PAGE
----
Noise heard in final second of recording on Russian plane

Western governments not co-operating with Egypt on investigation, says foreign minister

Crowds of people wait to leave Egypt's Sharm el-Sheikh airport after air departures were restricted. Video: Reuters

 

A noise was heard in the last second of the cockpit voice recording of the Russian plane that crashed in Egypt’s Sinai region, killing 224 people.

The head of the Egyptian team investigating the fatal crash told a news conference in Cairo that analysis of the noise is under way to identify its nature.

Ayman el-Muqadem said the way the debris was scattered over a wide area indicated the Airbus plane broke up mid-air, but initial observations do not shed light on what caused it.

US and British officials have cited intelligence reports as indicating that the Russian flight from Sharm el-Sheikh to St Petersburg was brought down on October 31st by a bomb on board.

Flight 9268 had just left Sharm el-Sheikh last Saturday morning and was flying at an altitude of 9,450m, when at 4.13am GMT it suddenly started losing height. Flight crew did not send a mayday message and the aircraft appears to have broken up instantly.

Intelligence sharing

Earlier, Egypt’s foreign minister complained that Western governments had not sufficiently helped Egypt in its war on terrorism and had not shared relevant intelligence with Cairo.

Sameh Shoukry said that “European countries did not give us the co-operation we are hoping for”.

Egypt’s past calls for assistance and co-ordination on terrorism issues from “the countries that are now facing the danger” had not been dealt with seriously, he said.

Mr Shoukry also complained that Western nations that have suspended flights to Sharm el-Sheikh did not share with Cairo the relevant intelligence upon which they based their decisions.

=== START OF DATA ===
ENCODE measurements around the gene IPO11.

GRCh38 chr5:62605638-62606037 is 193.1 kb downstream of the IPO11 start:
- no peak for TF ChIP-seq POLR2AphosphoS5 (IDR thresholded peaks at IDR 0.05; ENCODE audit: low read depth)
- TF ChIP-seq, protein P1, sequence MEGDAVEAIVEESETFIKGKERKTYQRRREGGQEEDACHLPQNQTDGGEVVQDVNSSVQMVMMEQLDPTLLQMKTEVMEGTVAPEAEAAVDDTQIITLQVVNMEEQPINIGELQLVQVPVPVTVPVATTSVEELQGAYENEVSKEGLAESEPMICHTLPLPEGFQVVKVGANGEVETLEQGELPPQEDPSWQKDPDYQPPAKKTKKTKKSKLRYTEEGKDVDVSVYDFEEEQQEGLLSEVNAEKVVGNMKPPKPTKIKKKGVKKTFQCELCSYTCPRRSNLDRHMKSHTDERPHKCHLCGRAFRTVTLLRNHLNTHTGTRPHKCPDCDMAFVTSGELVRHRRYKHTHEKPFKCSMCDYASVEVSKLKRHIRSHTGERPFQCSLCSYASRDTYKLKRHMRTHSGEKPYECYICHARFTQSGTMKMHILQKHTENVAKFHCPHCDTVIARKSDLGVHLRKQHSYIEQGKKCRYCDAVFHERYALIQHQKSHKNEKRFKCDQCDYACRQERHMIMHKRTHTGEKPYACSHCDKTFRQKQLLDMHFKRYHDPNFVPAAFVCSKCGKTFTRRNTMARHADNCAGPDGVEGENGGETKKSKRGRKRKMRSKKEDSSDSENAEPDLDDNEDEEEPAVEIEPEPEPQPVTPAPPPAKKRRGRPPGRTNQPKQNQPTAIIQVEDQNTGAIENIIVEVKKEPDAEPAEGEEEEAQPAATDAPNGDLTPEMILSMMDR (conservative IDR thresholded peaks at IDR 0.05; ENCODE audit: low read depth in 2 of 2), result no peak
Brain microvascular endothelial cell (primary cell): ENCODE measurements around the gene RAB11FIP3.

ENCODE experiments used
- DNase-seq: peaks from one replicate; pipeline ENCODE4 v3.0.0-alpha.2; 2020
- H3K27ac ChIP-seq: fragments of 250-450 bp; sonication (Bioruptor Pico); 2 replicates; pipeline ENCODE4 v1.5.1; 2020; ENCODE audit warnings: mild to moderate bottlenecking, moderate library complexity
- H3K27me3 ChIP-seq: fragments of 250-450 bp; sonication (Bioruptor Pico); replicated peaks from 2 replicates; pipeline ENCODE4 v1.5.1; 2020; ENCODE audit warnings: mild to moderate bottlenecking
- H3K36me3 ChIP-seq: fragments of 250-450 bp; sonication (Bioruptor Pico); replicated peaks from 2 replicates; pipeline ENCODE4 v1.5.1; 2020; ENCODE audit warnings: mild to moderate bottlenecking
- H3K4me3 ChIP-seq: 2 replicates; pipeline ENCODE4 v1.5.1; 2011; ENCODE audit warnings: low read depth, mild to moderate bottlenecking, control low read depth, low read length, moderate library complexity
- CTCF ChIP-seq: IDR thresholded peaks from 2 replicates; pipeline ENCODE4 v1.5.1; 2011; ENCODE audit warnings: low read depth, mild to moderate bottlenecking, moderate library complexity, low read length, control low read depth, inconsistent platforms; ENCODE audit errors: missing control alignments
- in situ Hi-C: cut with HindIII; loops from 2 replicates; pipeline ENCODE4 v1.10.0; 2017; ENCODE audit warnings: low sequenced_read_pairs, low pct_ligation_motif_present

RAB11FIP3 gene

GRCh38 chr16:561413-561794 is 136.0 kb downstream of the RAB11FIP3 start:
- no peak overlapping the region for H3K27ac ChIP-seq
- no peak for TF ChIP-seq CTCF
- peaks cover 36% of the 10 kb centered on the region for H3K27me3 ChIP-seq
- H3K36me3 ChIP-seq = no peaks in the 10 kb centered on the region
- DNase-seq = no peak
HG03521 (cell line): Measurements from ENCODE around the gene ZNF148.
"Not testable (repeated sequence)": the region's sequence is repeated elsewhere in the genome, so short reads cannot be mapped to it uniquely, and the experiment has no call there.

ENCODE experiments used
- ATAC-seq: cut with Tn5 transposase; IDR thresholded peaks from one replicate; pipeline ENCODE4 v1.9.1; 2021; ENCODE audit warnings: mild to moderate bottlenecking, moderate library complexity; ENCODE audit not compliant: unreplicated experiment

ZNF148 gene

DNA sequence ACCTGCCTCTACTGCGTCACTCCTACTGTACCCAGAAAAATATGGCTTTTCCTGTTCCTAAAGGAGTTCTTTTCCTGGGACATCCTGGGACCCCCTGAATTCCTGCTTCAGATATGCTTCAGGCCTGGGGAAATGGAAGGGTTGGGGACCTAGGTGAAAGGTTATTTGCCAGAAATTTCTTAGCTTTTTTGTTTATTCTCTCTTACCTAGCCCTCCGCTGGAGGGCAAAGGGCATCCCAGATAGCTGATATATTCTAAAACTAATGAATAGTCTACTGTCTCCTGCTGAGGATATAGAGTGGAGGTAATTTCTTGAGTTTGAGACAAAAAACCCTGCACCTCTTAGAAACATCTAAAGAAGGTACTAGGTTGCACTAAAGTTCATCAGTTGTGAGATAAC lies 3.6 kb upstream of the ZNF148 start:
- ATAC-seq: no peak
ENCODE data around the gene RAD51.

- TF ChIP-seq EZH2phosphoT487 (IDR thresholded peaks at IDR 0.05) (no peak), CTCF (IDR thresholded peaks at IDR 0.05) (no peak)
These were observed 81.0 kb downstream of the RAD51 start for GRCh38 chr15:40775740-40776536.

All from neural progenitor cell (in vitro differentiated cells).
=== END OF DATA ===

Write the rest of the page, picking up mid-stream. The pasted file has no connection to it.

Mr Shoukry told reporters that Egypt “expected that the information available would be communicated to us instead of being broadcast” in the media.

The foreign minister’s comments came as Egypt launched an investigation into the staff and ground crew at the Sharm el-Sheikh airport, according to Egyptian airport and security officials.

The officials said that authorities were questioning airport staff and ground crew who worked on the Russian flight and had placed some employees under surveillance.

Thousands of holidaymakers stuck in Sharm el-Sheikh following the Russian plane crash were expected to return to the UK on Saturday afternoon.

Around 1,500 holidaymakers were brought back to the UK yesterday but another 2,600 are still stranded in the Red Sea resort.

At least four airlines were expected to be running flights to Britain from the Egyptian city on Saturday.

Monarch had two flights, to Bristol and Manchester, while two Thomson planes also planned to bring tourists back to Manchester airport.

Two Thomas Cook flights were due to arrive at Manchester and Gatwick, while British Airways sent an empty plane to Sharm el-Sheikh on Saturday morning to return holidaymakers to Gatwick by evening.

EasyJet also planned to bring another 445 passengers back, with two planes due to fly in to Luton on Saturday night. The company has around 4,000 passengers in Sharm el-Sheikh, of whom 1,000 have been delayed.

Battered tourism sector

The crash one week ago dealt another blow to Egypt’s battered tourism sector, which is yet to fully recover from years of political turmoil. Russians comprise nearly a third of all tourists who visited Egypt in the past year.

Islamic State extremists have claimed that they brought down the Russian Metrojet flight, with mostly Russian tourists onboard, though they did not offer any proof.

Egyptian authorities have been trying to whip up support for a war on terror after the military overthrow of Islamist President Mohammed Morsi in 2013.

A crackdown on Islamists and a series of militant attacks on security buildings and checkpoints, mainly in the restive Sinai Peninsula, have followed Mr Morsi’s ousting, with a Sinai-based affiliate of the Islamic State group claiming responsibility for some of the most devastating attacks.

On Friday evening, Russia suspended all flights to Egypt, joining the UK, which had specifically banned all flights to Sharm el-Sheikh.

Ireland has also suspended flights to the Red Sea resort, while at least a half-dozen Western European governments told their citizens not to travel there.

Empty charter planes have been flying to Sharm el-Sheikh to bring home stranded Russian and British tourists. But these flights banned passengers from checking in luggage — reflecting an apparent concern about security and luggage-screening procedures at the airport.

Tourism chief Oleg Safonov said, according to Russian news agencies, that a revised count showed 80,000 Russians are currently in Egypt — 79,000 of them in the resort areas of Hurgada and Sharm el-Sheikh.

PA